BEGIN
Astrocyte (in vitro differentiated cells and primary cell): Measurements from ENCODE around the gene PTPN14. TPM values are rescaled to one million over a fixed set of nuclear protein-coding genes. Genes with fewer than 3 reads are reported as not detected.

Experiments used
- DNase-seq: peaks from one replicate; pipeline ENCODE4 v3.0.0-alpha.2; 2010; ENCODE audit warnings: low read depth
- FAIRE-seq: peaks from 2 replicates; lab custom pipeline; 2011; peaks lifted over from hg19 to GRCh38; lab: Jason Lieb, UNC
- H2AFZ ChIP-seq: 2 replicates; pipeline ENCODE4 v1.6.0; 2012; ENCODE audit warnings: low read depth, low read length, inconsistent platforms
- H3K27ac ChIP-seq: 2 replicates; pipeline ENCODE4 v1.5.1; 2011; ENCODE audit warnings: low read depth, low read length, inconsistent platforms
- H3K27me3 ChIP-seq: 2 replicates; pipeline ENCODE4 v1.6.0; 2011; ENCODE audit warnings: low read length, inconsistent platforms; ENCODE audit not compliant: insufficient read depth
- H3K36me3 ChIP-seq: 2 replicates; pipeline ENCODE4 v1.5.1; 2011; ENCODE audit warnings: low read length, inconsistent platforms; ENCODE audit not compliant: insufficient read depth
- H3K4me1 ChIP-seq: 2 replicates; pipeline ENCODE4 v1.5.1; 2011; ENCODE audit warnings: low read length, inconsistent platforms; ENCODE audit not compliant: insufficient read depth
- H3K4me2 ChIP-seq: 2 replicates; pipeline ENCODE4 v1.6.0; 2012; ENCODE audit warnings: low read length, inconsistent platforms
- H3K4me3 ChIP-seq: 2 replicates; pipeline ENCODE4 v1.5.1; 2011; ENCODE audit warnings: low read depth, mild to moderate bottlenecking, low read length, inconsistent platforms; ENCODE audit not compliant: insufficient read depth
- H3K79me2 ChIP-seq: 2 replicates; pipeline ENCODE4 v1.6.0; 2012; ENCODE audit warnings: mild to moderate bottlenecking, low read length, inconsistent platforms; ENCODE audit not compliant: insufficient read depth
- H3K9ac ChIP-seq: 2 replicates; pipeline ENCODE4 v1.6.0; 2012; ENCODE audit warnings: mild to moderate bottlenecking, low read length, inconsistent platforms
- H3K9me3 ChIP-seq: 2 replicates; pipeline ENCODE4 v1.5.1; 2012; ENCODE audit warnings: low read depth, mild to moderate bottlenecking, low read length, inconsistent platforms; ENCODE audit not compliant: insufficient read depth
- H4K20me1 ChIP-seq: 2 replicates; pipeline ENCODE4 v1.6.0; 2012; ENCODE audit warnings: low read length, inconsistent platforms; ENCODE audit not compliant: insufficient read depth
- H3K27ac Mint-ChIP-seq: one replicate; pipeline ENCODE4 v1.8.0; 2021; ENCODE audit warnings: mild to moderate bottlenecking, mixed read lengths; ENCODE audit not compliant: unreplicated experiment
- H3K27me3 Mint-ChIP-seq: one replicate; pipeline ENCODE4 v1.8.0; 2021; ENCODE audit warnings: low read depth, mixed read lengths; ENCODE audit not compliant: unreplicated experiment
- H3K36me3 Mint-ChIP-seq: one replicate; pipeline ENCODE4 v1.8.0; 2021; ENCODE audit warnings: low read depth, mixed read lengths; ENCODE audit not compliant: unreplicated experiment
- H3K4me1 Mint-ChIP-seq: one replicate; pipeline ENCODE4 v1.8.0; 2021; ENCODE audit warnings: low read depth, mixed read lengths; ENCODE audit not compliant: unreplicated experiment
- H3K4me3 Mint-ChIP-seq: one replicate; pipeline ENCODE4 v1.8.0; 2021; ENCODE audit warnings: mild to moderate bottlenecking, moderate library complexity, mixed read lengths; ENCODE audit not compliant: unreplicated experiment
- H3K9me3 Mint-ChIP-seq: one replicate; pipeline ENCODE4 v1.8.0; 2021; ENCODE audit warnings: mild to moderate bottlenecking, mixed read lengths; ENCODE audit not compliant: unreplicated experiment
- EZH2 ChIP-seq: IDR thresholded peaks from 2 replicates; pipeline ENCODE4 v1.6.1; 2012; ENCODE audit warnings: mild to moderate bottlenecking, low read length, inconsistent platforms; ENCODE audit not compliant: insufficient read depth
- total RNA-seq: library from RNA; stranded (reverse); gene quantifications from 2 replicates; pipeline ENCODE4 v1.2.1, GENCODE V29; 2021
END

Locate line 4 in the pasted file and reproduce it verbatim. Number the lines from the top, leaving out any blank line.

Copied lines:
- FAIRE-seq: peaks from 2 replicates; lab custom pipeline; 2011; peaks lifted over from hg19 to GRCh38; lab: Jason Lieb, UNC